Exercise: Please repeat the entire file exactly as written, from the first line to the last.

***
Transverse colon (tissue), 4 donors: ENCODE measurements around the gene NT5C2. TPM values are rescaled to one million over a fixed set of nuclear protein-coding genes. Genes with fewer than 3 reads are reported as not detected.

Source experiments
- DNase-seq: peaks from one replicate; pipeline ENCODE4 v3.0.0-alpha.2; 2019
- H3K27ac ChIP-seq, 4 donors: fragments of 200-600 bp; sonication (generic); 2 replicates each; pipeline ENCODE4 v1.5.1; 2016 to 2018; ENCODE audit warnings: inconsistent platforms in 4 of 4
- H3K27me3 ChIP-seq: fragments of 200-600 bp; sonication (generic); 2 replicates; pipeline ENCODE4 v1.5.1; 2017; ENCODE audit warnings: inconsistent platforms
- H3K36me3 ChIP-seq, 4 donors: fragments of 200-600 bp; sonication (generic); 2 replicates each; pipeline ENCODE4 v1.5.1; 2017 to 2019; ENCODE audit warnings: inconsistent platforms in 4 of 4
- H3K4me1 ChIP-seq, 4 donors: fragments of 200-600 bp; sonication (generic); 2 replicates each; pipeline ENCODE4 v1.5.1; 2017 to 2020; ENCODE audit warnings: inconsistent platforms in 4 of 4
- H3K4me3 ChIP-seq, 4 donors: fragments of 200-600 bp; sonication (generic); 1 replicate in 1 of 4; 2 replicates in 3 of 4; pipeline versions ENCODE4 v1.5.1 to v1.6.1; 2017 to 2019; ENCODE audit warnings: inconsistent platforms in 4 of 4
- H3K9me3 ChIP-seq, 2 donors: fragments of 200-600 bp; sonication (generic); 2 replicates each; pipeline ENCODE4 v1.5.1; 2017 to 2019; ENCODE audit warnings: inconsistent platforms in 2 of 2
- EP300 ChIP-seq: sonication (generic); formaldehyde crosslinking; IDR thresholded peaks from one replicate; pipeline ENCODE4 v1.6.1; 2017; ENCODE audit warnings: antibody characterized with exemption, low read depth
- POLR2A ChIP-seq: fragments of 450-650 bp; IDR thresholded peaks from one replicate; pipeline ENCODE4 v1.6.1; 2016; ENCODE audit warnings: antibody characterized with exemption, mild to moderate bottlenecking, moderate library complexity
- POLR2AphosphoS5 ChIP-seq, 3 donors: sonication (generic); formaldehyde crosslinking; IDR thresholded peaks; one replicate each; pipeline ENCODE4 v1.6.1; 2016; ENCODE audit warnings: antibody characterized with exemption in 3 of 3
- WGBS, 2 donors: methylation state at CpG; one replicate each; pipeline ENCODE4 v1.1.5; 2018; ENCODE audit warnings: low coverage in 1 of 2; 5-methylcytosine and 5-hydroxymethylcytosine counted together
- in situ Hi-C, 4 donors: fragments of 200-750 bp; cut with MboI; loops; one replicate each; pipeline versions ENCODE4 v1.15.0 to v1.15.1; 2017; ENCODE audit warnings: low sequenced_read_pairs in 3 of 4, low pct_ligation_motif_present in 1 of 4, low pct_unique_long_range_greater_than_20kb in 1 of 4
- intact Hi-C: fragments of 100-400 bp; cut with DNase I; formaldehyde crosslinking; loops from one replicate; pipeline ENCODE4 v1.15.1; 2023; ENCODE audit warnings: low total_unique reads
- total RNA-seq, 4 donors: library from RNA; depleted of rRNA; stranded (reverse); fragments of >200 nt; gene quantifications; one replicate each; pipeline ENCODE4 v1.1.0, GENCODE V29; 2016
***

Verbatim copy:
Transverse colon (tissue), 4 donors: ENCODE measurements around the gene NT5C2. TPM values are rescaled to one million over a fixed set of nuclear protein-coding genes. Genes with fewer than 3 reads are reported as not detected.

Source experiments
- DNase-seq: peaks from one replicate; pipeline ENCODE4 v3.0.0-alpha.2; 2019
- H3K27ac ChIP-seq, 4 donors: fragments of 200-600 bp; sonication (generic); 2 replicates each; pipeline ENCODE4 v1.5.1; 2016 to 2018; ENCODE audit warnings: inconsistent platforms in 4 of 4
- H3K27me3 ChIP-seq: fragments of 200-600 bp; sonication (generic); 2 replicates; pipeline ENCODE4 v1.5.1; 2017; ENCODE audit warnings: inconsistent platforms
- H3K36me3 ChIP-seq, 4 donors: fragments of 200-600 bp; sonication (generic); 2 replicates each; pipeline ENCODE4 v1.5.1; 2017 to 2019; ENCODE audit warnings: inconsistent platforms in 4 of 4
- H3K4me1 ChIP-seq, 4 donors: fragments of 200-600 bp; sonication (generic); 2 replicates each; pipeline ENCODE4 v1.5.1; 2017 to 2020; ENCODE audit warnings: inconsistent platforms in 4 of 4
- H3K4me3 ChIP-seq, 4 donors: fragments of 200-600 bp; sonication (generic); 1 replicate in 1 of 4; 2 replicates in 3 of 4; pipeline versions ENCODE4 v1.5.1 to v1.6.1; 2017 to 2019; ENCODE audit warnings: inconsistent platforms in 4 of 4
- H3K9me3 ChIP-seq, 2 donors: fragments of 200-600 bp; sonication (generic); 2 replicates each; pipeline ENCODE4 v1.5.1; 2017 to 2019; ENCODE audit warnings: inconsistent platforms in 2 of 2
- EP300 ChIP-seq: sonication (generic); formaldehyde crosslinking; IDR thresholded peaks from one replicate; pipeline ENCODE4 v1.6.1; 2017; ENCODE audit warnings: antibody characterized with exemption, low read depth
- POLR2A ChIP-seq: fragments of 450-650 bp; IDR thresholded peaks from one replicate; pipeline ENCODE4 v1.6.1; 2016; ENCODE audit warnings: antibody characterized with exemption, mild to moderate bottlenecking, moderate library complexity
- POLR2AphosphoS5 ChIP-seq, 3 donors: sonication (generic); formaldehyde crosslinking; IDR thresholded peaks; one replicate each; pipeline ENCODE4 v1.6.1; 2016; ENCODE audit warnings: antibody characterized with exemption in 3 of 3
- WGBS, 2 donors: methylation state at CpG; one replicate each; pipeline ENCODE4 v1.1.5; 2018; ENCODE audit warnings: low coverage in 1 of 2; 5-methylcytosine and 5-hydroxymethylcytosine counted together
- in situ Hi-C, 4 donors: fragments of 200-750 bp; cut with MboI; loops; one replicate each; pipeline versions ENCODE4 v1.15.0 to v1.15.1; 2017; ENCODE audit warnings: low sequenced_read_pairs in 3 of 4, low pct_ligation_motif_present in 1 of 4, low pct_unique_long_range_greater_than_20kb in 1 of 4
- intact Hi-C: fragments of 100-400 bp; cut with DNase I; formaldehyde crosslinking; loops from one replicate; pipeline ENCODE4 v1.15.1; 2023; ENCODE audit warnings: low total_unique reads
- total RNA-seq, 4 donors: library from RNA; depleted of rRNA; stranded (reverse); fragments of >200 nt; gene quantifications; one replicate each; pipeline ENCODE4 v1.1.0, GENCODE V29; 2016